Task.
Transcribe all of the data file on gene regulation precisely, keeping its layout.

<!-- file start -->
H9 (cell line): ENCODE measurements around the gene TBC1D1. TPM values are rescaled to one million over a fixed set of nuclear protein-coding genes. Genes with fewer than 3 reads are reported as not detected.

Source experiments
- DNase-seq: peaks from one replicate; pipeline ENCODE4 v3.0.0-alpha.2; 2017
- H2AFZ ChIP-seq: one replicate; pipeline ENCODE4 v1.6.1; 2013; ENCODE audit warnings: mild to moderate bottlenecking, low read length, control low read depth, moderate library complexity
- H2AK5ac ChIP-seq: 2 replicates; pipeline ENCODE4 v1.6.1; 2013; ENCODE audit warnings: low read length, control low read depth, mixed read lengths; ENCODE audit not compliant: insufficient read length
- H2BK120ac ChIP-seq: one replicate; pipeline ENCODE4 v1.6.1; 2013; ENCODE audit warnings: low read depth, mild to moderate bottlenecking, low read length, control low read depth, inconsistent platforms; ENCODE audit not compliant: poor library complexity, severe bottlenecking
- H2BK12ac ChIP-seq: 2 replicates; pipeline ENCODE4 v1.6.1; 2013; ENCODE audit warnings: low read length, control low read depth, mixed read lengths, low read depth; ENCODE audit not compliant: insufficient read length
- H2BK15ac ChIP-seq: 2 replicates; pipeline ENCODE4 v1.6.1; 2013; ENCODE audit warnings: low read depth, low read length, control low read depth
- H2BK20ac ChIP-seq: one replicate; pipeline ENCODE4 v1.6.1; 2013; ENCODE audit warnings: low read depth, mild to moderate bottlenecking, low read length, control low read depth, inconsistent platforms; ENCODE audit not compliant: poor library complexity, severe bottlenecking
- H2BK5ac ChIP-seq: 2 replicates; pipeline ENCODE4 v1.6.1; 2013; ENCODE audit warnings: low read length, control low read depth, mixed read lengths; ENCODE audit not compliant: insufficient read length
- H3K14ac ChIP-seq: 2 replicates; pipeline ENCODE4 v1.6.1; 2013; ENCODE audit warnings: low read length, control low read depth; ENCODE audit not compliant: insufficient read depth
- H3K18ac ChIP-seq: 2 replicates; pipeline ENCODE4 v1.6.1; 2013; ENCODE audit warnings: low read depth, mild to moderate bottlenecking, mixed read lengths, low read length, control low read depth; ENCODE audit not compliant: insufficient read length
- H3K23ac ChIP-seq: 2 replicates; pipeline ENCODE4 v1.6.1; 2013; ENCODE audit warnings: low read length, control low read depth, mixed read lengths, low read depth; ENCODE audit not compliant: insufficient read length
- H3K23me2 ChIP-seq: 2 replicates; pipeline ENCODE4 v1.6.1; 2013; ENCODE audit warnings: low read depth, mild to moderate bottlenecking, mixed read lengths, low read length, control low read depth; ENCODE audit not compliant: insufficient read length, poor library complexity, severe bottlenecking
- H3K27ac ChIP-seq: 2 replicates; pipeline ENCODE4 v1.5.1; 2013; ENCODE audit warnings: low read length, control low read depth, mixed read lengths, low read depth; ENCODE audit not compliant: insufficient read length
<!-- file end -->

H9 (cell line): ENCODE measurements around the gene TBC1D1. TPM values are rescaled to one million over a fixed set of nuclear protein-coding genes. Genes with fewer than 3 reads are reported as not detected.

Source experiments
- DNase-seq: peaks from one replicate; pipeline ENCODE4 v3.0.0-alpha.2; 2017
- H2AFZ ChIP-seq: one replicate; pipeline ENCODE4 v1.6.1; 2013; ENCODE audit warnings: mild to moderate bottlenecking, low read length, control low read depth, moderate library complexity
- H2AK5ac ChIP-seq: 2 replicates; pipeline ENCODE4 v1.6.1; 2013; ENCODE audit warnings: low read length, control low read depth, mixed read lengths; ENCODE audit not compliant: insufficient read length
- H2BK120ac ChIP-seq: one replicate; pipeline ENCODE4 v1.6.1; 2013; ENCODE audit warnings: low read depth, mild to moderate bottlenecking, low read length, control low read depth, inconsistent platforms; ENCODE audit not compliant: poor library complexity, severe bottlenecking
- H2BK12ac ChIP-seq: 2 replicates; pipeline ENCODE4 v1.6.1; 2013; ENCODE audit warnings: low read length, control low read depth, mixed read lengths, low read depth; ENCODE audit not compliant: insufficient read length
- H2BK15ac ChIP-seq: 2 replicates; pipeline ENCODE4 v1.6.1; 2013; ENCODE audit warnings: low read depth, low read length, control low read depth
- H2BK20ac ChIP-seq: one replicate; pipeline ENCODE4 v1.6.1; 2013; ENCODE audit warnings: low read depth, mild to moderate bottlenecking, low read length, control low read depth, inconsistent platforms; ENCODE audit not compliant: poor library complexity, severe bottlenecking
- H2BK5ac ChIP-seq: 2 replicates; pipeline ENCODE4 v1.6.1; 2013; ENCODE audit warnings: low read length, control low read depth, mixed read lengths; ENCODE audit not compliant: insufficient read length
- H3K14ac ChIP-seq: 2 replicates; pipeline ENCODE4 v1.6.1; 2013; ENCODE audit warnings: low read length, control low read depth; ENCODE audit not compliant: insufficient read depth
- H3K18ac ChIP-seq: 2 replicates; pipeline ENCODE4 v1.6.1; 2013; ENCODE audit warnings: low read depth, mild to moderate bottlenecking, mixed read lengths, low read length, control low read depth; ENCODE audit not compliant: insufficient read length
- H3K23ac ChIP-seq: 2 replicates; pipeline ENCODE4 v1.6.1; 2013; ENCODE audit warnings: low read length, control low read depth, mixed read lengths, low read depth; ENCODE audit not compliant: insufficient read length
- H3K23me2 ChIP-seq: 2 replicates; pipeline ENCODE4 v1.6.1; 2013; ENCODE audit warnings: low read depth, mild to moderate bottlenecking, mixed read lengths, low read length, control low read depth; ENCODE audit not compliant: insufficient read length, poor library complexity, severe bottlenecking
- H3K27ac ChIP-seq: 2 replicates; pipeline ENCODE4 v1.5.1; 2013; ENCODE audit warnings: low read length, control low read depth, mixed read lengths, low read depth; ENCODE audit not compliant: insufficient read length